Insect Management in Burley Tobacco in Non-traditional Areas of North Carolina

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Title: Insect Management in Burley Tobacco in Non-traditional Areas of North Carolina
Author: Bock, Mariah Jane
Advisors: Clyde E. Sorenson, Committee Chair
Mark R. Abney, Committee Member
Hannah J. Burrack, Committee Member
Abstract: Since the end of tobacco price supports in 2004, tobacco growers in eastern North Carolina have been investigating new agricultural enterprises, including burley tobacco. It is unknown if the pests and diseases common to flue-cured tobacco will be equally problematic for burley tobacco growers in eastern North Carolina. Research was conducted to determine the insect and disease pressures on burley tobacco. Studies were conducted over a two year period at the Central Crops Research Station, the Lower Coastal Plains Research Station, North Carolina State University greenhouses, and in commercial tobacco fields in eastern North Carolina counties. Incidence of tomato spotted wilt virus (TSWV), an economically important plant virus transmitted by thrips, was examined. Surveys of commercial burley tobacco fields revealed higher TSWV incidence in burley tobacco compared to flue-cured tobacco. Results from field studies also showed TSWV incidence was higher in burley tobacco compared to flue-cured tobacco under several agronomic conditions. Tobacco plants treated with imidacloprid had lower TSWV incidence than those plants left untreated. Tobacco plants transplanted temporally near major thrips flights had higher TSWV incidence than those transplanted to avoid major thrips flights. In the greenhouse, mechanically inoculated burley tobacco generally had the highest rate of TSWV infection; infection rates decreased as plant age increased. Colored adhesive traps were used to determine the attraction of thrips to varying colors of burley, flue-cured and Maryland tobaccos. Color is most likely only a minor contributing factor to higher TSWV incidence in burley tobacco. The presence of Heliothis virescens, the hornworm complex (composed of Manduca sexta and Manduca quinquemaculata), and Epitrix hirtipennis in burley and flue-cured tobaccos was compared. H. virescens showed preference for flue-cured tobacco over burley tobacco; hornworm complex larvae and E. hirtipennis showed no preference for either tobacco type. H. virescens numbers were higher in plots treated with imidacloprid, while E. hirtipennis numbers were lower in these plots. Hornworm complex larvae showed no preference for treated or untreated plots. Hornworm complex larvae exhibited no preference for a particular transplant date, while E. hirtipennis numbers were lower in plots assigned a late transplanting date. H. virescens showed preference for different transplant dates at the two locations. The effect of M. sexta larvae in open-air burley curing structures on cured burley yield was assessed. Larvae that enter the curing structure near the fourth instar cause the greatest yield loss to curing burley tobacco plants.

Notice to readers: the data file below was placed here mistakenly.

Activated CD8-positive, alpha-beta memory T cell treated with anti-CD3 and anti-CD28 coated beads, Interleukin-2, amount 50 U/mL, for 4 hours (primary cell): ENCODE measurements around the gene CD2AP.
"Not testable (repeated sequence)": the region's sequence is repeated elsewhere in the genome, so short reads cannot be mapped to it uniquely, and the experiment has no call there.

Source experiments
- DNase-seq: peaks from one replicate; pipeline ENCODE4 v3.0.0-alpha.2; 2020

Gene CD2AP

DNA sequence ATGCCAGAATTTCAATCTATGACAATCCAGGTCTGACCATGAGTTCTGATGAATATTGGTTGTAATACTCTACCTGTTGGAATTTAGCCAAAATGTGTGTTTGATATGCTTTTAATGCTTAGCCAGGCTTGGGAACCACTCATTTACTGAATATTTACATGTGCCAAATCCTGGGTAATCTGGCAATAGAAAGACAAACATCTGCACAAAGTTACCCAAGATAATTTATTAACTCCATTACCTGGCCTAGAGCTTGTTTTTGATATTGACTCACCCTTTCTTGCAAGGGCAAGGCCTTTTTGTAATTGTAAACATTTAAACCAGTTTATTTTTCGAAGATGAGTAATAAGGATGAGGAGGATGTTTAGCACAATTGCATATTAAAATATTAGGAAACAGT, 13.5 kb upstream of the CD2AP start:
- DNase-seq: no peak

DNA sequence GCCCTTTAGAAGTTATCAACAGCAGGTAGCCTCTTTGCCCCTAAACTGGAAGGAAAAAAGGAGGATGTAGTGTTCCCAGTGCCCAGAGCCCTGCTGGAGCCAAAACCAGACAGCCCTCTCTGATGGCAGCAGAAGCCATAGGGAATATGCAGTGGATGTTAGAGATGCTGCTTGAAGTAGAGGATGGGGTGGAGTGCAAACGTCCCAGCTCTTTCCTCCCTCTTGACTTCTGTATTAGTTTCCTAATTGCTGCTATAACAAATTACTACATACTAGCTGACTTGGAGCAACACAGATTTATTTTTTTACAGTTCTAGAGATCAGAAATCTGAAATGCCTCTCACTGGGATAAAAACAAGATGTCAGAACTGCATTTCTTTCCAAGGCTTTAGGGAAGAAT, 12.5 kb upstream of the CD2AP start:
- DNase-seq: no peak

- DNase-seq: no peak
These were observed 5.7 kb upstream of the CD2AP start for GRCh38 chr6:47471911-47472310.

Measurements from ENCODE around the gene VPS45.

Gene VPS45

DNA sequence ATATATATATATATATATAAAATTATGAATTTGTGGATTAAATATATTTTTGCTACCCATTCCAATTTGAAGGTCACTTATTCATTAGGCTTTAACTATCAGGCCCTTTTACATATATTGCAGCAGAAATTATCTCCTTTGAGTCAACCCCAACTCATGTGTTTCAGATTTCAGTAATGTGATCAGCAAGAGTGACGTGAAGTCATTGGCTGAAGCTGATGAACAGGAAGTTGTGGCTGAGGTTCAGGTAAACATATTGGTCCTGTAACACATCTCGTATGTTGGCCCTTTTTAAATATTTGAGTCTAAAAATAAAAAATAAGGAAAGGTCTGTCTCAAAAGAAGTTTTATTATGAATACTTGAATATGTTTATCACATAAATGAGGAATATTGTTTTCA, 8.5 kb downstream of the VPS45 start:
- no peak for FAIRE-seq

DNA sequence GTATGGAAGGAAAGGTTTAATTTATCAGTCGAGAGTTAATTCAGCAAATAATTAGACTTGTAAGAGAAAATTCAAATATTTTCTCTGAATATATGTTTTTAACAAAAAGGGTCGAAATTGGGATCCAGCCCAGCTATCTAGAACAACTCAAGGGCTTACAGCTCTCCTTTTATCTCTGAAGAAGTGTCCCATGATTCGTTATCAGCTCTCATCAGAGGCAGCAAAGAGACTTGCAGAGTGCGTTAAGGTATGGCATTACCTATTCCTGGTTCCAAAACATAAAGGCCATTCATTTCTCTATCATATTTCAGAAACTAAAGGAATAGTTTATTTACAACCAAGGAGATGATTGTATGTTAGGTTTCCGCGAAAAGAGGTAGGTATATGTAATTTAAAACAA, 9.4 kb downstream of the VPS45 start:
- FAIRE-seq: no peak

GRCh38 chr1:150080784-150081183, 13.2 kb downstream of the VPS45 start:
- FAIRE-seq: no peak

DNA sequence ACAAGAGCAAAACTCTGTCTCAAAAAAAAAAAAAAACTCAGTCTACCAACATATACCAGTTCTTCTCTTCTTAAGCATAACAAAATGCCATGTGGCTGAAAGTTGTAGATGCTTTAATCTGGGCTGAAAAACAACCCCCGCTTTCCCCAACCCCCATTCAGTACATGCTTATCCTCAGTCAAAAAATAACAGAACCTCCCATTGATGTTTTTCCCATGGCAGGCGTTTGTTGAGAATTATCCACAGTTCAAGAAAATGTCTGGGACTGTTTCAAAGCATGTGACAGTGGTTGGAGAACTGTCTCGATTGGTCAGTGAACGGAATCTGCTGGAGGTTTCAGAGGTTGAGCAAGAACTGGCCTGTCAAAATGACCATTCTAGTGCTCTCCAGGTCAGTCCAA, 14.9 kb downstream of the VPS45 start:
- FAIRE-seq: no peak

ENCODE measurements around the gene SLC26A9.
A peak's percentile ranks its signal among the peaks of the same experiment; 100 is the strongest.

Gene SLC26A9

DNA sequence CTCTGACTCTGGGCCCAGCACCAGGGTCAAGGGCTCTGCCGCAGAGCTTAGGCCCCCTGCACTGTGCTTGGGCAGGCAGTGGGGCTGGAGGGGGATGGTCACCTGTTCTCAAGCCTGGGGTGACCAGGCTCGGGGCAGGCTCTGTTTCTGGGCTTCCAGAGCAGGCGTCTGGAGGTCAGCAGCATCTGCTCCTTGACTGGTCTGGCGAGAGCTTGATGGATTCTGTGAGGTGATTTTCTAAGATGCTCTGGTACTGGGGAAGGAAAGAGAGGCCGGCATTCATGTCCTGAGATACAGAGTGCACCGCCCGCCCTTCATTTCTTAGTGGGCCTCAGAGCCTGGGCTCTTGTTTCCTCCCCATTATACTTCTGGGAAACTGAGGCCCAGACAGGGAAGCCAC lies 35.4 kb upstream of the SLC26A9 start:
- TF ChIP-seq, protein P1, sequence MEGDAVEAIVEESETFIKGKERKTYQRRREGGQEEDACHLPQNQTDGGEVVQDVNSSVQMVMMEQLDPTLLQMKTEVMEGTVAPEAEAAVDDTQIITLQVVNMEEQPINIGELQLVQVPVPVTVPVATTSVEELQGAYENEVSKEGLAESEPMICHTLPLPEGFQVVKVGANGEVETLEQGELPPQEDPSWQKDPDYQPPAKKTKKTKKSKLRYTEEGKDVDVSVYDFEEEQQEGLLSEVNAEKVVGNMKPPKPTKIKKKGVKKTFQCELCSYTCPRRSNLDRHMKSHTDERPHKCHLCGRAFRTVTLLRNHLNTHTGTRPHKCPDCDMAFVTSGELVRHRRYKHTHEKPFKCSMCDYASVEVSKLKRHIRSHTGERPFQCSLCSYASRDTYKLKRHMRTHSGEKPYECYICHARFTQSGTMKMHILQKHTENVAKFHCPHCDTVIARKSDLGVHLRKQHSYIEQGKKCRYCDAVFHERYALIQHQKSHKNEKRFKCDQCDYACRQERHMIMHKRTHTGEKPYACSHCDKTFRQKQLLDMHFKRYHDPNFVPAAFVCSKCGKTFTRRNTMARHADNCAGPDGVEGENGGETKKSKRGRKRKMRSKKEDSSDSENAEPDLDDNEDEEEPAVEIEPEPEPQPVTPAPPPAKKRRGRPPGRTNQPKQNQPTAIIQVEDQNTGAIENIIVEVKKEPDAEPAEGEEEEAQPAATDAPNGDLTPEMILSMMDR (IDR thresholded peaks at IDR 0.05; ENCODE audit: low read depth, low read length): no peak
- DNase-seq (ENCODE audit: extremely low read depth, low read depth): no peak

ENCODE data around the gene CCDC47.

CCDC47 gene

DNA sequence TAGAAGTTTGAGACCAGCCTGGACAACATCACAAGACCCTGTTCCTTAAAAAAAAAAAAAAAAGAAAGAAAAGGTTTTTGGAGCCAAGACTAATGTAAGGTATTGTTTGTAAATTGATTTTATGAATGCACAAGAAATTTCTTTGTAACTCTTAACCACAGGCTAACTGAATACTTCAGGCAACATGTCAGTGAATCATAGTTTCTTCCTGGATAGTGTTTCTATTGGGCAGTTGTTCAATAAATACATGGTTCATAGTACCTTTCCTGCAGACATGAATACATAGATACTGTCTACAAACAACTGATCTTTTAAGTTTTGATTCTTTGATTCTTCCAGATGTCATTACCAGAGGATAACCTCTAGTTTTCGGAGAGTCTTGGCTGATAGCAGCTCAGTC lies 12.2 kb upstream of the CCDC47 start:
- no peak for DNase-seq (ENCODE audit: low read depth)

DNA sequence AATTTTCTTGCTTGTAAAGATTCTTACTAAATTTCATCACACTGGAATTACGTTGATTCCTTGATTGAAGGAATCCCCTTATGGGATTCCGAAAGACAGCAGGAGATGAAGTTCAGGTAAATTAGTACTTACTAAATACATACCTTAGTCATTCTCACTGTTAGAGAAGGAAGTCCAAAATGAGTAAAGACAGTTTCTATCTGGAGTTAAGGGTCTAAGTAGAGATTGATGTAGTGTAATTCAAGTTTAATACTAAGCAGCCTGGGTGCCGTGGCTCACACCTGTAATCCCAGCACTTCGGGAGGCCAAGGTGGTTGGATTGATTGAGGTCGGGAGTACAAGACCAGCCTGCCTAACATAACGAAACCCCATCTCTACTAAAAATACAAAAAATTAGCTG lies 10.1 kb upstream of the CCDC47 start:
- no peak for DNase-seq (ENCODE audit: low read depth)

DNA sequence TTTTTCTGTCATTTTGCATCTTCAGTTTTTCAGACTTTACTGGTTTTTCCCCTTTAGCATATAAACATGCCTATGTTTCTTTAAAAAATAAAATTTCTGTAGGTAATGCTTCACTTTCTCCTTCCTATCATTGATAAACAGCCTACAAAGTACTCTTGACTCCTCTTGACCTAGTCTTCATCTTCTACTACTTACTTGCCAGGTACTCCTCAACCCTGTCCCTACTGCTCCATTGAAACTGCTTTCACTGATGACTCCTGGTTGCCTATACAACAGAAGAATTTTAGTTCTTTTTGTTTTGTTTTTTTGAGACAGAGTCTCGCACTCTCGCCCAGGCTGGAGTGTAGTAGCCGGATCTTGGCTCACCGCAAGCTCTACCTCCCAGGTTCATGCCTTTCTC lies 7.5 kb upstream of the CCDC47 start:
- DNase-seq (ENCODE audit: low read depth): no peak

Date: 2010-04-28
Degree: MS
Discipline: Entomology
URI: http://www.lib.ncsu.edu/resolver/1840.16/6347


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